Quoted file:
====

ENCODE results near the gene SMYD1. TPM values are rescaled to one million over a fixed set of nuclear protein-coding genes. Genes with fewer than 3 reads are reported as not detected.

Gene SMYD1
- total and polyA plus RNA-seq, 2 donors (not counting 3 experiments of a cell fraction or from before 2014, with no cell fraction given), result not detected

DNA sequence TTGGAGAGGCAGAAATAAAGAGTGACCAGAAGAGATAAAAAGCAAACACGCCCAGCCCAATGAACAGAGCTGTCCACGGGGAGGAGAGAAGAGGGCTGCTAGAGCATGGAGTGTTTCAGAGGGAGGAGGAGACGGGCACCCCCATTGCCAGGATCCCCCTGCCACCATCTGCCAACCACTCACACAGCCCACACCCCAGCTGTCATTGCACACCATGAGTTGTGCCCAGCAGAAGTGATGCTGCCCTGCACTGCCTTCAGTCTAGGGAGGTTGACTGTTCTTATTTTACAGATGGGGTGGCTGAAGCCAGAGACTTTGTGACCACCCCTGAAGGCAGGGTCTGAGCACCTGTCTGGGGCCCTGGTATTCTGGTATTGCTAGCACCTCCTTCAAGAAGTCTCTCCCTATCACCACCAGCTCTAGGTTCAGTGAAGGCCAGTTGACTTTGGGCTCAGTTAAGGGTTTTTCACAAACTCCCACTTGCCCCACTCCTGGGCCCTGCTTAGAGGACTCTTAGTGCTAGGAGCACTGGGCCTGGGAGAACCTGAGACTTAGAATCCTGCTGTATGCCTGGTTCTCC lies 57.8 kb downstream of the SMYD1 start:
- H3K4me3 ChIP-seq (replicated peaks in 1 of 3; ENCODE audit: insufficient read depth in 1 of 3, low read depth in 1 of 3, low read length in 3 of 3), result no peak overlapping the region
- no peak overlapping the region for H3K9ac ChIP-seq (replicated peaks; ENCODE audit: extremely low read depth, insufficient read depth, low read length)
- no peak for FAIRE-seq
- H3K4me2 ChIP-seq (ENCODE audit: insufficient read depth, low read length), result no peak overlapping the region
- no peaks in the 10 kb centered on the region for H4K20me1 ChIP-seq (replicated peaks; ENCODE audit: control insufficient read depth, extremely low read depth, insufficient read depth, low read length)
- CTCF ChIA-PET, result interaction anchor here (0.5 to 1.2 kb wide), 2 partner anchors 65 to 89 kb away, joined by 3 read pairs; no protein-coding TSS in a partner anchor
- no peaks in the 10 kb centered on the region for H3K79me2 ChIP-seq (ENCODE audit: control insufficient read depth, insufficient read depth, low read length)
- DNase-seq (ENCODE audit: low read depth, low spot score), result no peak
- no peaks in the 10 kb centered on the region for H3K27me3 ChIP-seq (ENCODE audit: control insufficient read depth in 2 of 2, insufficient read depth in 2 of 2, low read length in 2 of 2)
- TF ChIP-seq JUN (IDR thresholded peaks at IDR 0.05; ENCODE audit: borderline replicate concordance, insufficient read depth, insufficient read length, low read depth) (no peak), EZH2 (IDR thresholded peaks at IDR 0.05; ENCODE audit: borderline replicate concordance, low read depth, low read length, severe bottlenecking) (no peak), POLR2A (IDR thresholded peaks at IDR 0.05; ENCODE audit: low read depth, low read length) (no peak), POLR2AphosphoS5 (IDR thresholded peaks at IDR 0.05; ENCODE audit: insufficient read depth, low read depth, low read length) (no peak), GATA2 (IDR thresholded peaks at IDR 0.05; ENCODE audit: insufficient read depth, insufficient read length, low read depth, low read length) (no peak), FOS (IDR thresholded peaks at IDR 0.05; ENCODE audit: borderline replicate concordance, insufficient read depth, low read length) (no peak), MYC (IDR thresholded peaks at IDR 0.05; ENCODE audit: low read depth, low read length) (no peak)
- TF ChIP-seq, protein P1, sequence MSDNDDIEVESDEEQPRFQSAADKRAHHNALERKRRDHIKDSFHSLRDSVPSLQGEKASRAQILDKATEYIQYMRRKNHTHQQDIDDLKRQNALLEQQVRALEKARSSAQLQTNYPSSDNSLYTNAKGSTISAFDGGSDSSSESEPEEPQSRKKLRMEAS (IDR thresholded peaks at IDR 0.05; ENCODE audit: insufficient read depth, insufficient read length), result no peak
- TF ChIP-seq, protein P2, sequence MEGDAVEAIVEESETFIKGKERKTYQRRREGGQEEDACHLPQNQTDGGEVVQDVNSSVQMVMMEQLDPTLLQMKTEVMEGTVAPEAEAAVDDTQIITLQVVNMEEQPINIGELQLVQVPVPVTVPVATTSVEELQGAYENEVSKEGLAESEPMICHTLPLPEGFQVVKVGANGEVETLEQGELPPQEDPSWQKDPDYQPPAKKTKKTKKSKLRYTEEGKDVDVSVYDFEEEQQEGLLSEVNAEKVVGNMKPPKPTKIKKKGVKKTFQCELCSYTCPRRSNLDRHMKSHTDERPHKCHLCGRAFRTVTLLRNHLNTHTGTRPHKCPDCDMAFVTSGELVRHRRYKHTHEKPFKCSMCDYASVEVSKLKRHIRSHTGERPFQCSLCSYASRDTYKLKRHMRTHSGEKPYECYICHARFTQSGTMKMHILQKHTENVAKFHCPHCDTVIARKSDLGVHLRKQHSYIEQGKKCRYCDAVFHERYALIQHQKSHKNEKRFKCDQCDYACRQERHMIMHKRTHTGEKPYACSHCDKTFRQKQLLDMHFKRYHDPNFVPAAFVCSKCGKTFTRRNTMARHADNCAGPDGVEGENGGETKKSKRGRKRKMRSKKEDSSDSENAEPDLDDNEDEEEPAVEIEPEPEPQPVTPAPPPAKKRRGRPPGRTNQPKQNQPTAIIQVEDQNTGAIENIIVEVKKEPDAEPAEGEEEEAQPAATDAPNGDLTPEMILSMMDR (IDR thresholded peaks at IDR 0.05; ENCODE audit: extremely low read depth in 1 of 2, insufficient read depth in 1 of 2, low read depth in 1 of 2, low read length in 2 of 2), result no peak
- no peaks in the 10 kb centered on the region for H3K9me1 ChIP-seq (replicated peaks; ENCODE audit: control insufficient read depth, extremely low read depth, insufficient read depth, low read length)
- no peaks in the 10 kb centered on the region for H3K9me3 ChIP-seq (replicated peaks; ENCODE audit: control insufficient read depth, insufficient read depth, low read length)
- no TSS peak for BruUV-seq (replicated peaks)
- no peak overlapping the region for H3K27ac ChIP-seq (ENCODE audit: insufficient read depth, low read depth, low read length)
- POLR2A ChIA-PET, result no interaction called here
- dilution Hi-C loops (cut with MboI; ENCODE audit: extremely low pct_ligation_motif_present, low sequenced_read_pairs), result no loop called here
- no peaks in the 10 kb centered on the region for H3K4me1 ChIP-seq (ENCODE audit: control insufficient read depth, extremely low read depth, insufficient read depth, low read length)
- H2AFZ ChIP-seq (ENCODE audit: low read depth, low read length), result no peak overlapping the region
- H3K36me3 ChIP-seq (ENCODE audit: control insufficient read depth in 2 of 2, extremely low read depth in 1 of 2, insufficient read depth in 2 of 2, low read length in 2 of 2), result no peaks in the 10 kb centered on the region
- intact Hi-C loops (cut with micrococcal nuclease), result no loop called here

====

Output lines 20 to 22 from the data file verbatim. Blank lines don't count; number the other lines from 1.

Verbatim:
- no peak overlapping the region for H3K27ac ChIP-seq (ENCODE audit: insufficient read depth, low read depth, low read length)
- POLR2A ChIA-PET, result no interaction called here
- dilution Hi-C loops (cut with MboI; ENCODE audit: extremely low pct_ligation_motif_present, low sequenced_read_pairs), result no loop called here